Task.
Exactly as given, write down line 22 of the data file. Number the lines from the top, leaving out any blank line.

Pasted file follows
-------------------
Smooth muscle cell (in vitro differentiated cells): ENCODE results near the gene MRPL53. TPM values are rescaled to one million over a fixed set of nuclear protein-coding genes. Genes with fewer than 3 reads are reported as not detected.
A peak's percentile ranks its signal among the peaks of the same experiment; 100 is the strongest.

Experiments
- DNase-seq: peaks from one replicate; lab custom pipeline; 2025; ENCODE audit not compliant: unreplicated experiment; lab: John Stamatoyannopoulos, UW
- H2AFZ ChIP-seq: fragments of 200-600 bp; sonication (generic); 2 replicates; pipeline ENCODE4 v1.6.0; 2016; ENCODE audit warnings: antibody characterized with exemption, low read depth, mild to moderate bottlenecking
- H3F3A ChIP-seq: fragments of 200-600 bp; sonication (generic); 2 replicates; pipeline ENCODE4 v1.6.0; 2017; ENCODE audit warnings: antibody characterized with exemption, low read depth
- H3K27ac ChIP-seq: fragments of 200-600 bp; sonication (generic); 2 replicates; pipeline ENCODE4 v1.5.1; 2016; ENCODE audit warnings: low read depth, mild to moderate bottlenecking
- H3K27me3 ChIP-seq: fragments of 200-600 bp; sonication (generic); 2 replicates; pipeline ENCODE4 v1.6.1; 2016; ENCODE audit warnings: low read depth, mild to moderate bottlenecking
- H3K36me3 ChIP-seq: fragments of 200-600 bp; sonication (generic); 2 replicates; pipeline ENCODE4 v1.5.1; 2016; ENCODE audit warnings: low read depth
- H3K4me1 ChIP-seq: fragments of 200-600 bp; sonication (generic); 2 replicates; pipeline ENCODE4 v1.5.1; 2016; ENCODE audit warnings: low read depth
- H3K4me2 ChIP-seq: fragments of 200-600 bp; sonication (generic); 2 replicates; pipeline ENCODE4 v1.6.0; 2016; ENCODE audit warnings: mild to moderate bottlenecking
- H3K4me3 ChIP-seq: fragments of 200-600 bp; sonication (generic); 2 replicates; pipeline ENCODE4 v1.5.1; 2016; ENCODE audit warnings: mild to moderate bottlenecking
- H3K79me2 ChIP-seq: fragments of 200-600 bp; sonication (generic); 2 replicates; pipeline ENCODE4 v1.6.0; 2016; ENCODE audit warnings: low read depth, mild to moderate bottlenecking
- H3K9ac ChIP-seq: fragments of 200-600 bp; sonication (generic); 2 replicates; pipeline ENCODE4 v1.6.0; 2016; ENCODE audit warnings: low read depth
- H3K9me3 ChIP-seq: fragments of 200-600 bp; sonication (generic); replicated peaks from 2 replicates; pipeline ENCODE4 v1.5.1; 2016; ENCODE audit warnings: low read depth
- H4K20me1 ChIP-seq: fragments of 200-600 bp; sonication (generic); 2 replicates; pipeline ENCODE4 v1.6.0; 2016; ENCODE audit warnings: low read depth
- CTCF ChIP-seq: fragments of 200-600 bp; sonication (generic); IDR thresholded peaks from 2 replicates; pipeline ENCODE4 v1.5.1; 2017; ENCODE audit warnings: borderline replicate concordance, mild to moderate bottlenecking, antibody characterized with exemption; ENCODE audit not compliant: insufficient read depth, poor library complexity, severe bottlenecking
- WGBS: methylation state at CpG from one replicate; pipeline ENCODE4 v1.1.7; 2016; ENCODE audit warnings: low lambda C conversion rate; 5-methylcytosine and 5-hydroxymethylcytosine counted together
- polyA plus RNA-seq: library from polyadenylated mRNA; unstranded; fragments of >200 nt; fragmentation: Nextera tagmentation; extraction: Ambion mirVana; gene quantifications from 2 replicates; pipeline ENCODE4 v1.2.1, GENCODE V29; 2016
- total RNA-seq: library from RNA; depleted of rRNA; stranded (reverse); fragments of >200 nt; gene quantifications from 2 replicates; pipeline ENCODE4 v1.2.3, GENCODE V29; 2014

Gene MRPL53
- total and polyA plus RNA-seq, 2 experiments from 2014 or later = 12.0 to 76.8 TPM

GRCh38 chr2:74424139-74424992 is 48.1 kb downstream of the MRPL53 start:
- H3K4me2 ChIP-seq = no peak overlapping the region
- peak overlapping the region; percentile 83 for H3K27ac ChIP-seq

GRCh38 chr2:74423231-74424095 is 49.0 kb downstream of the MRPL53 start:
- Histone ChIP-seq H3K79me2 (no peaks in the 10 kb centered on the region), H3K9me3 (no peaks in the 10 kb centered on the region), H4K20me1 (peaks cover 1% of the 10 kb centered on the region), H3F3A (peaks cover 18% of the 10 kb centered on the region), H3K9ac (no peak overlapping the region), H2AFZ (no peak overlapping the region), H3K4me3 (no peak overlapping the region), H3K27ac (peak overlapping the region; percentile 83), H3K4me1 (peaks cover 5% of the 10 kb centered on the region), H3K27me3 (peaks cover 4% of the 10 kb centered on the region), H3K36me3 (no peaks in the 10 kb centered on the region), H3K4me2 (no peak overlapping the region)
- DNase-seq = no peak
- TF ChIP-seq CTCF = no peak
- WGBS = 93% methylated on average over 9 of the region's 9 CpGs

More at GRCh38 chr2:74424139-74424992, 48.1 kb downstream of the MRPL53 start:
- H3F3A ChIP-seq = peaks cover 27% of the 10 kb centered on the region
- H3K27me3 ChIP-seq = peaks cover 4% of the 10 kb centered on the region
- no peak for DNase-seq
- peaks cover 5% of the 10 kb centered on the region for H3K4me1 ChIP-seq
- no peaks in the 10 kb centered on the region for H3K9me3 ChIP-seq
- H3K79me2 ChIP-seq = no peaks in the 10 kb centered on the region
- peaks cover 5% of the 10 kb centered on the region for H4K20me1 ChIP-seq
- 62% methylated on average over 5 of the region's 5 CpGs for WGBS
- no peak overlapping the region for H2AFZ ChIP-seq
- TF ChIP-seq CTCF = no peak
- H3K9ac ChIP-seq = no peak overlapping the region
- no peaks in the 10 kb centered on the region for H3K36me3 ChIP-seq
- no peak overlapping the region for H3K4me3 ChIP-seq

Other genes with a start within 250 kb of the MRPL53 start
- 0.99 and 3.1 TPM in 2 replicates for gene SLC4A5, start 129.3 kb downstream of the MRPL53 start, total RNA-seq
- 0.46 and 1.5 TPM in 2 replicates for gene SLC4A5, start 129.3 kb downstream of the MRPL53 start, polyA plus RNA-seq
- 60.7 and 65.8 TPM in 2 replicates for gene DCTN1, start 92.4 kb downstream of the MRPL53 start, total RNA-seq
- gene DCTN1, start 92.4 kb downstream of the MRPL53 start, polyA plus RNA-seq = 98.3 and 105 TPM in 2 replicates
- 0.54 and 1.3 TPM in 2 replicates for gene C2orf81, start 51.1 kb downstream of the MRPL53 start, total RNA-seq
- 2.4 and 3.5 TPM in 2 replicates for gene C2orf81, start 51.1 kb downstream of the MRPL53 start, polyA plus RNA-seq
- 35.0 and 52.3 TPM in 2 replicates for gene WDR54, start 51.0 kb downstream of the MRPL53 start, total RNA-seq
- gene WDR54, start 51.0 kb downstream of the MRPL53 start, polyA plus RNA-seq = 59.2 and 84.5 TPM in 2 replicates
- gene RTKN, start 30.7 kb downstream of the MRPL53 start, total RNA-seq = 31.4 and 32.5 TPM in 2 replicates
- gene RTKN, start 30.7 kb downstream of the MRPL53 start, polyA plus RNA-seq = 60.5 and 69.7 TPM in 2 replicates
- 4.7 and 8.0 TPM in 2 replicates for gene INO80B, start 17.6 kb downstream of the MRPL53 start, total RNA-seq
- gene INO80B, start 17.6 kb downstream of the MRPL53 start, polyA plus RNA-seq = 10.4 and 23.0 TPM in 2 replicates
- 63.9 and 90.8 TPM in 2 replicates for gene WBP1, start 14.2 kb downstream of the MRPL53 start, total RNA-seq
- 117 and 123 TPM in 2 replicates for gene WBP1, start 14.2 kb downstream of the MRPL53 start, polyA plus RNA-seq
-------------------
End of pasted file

- total and polyA plus RNA-seq, 2 experiments from 2014 or later = 12.0 to 76.8 TPM